By Rob Watson, Chief Science Officer, EcoHub LLC; Founder & Co-Chair SWEEP Steering Committee
China’s announcement on Tuesday July 18th that it was banning the import of mixed paper and plastic, effective January 1, 2018, fundamentally changes the structure and dynamic of the global recovered paper and plastic scrap commodities market. In a press statement issued that same day, Robin Wiener, President of ISRI, the largest recycling trade group in the U.S., stated, “A ban on imports of scrap commodities into China would be catastrophic to the recycling industry.”
In 2015, these two materials represented 40 percent of the total commodities volume traded globally—but less than 20 percent of the value—according to data compiled by the Institute of Scrap and Recycling Industries (ISRI) from the UN Comtrade Database. China is by far and away the largest importer of these two recovered products. China imported over 10 million tons of plastic scrap in 2015, representing 67% of world demand and 29 million tons of recovered paper, just over half the global volume.
In 2014, the U.S. recovered 44 million tons of paper and 3.2 million tons of plastic commodities through US recycling efforts. US Exports of these resources totaled 19 million tons, or 43% of total recovered paper, and 2.2 million tons, 69% of total plastic scrap collected. Similarly, the EU exports over 21 million tons of recovered paper, and almost 4.6 million tons of scrap plastic. The reason such large volumes of recovered paper and plastic scrap materials are exported is that the capacity to process them in the US and Europe was decimated by the strong entry and dominance of China into the market over the last 20 years.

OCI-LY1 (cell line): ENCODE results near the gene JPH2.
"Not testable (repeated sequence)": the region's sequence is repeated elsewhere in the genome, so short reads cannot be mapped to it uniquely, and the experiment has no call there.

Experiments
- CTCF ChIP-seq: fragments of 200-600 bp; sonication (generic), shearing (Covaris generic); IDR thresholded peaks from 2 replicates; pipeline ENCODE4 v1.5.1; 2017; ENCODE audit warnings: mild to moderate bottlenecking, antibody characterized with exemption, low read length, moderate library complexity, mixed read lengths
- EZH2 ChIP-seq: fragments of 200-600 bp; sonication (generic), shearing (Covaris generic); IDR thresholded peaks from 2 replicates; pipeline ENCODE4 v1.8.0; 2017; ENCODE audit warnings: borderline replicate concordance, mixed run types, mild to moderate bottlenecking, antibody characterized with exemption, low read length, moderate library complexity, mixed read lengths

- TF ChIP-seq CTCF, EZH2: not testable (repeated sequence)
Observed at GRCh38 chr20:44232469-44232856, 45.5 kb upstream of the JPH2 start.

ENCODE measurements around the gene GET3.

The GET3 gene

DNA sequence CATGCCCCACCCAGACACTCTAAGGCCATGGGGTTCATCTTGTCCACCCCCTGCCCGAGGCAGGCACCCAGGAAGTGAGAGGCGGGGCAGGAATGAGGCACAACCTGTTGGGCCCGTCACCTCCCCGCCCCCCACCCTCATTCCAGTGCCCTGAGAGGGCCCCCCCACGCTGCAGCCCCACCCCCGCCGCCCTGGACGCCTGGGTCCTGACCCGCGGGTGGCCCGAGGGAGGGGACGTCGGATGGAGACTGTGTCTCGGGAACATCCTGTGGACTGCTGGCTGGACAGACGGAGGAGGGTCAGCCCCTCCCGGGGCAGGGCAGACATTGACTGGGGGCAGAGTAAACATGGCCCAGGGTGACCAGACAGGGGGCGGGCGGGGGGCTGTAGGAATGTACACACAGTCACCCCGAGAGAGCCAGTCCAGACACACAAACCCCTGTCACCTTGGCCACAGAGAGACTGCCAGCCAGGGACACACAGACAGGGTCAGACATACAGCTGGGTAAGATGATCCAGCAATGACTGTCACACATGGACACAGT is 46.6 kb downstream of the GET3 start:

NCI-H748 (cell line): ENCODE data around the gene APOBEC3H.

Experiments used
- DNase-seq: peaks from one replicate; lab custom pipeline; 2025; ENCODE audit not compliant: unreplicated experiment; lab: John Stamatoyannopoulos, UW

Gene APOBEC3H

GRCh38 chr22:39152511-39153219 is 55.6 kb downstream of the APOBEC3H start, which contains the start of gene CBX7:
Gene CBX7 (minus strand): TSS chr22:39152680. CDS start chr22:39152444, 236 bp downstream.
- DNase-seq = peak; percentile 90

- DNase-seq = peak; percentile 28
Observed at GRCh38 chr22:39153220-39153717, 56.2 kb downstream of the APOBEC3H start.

|2015 World Scrap Trade Export Flow|
|% trade flow|
|Other base metals|
|Source: ISRI World Scrap Trade Export Flow, derived from April 2017 UN Comtrade Data|
According to the recent “The 2016 State of Curbside Report” by the Recycling Partnership, 82% of cities with curbside recycling use the “single stream” method where paper, cardboard, plastics, metal and glass are comingled into the same container. This contrasts with “dual stream” which separates paper and cardboard from metal, plastic and glass.
Dissecting the contents of a “typical” residential single stream bucket makes the outlook bleak for municipal recycling programs. Contamination with non-recyclable materials now averages 16 percent and glass is another 4 percent of weight, so 20 percent of the contents are essentially worthless and are mostly landfilled (we are treating ADC as landfilling). Looking at the single stream recovered materials China has banned, mixed paper is another 44% and mixed plastics are 5 percent. So, by the beginning of next year, approximately 70 percent of the US single stream volume will not be cost effective to process, which may leave municipalities the unenviable Hobson’s choice of whether to continue losing huge amounts of money on recycling or doing away with it altogether.
It is not yet clear how the EU will respond to the challenges China’s new position poses. It may result in growing a new recovered material manufacturing industry, or it may provide a high-energy input to the large amount of incineration capacity that is currently begging for fuel.
In the US, we need a “space race”-like program to create a Waste-Free™ America Initiative that rebuilds our 1970s recycling industry into a 21st century closed loop structure. Such an initiative would be consistent with the Trump Administration’s push for revamping infrastructure and meet the goals of the Zero Waste Development and Expansion Act of 2017, making this a truly bipartisan effort.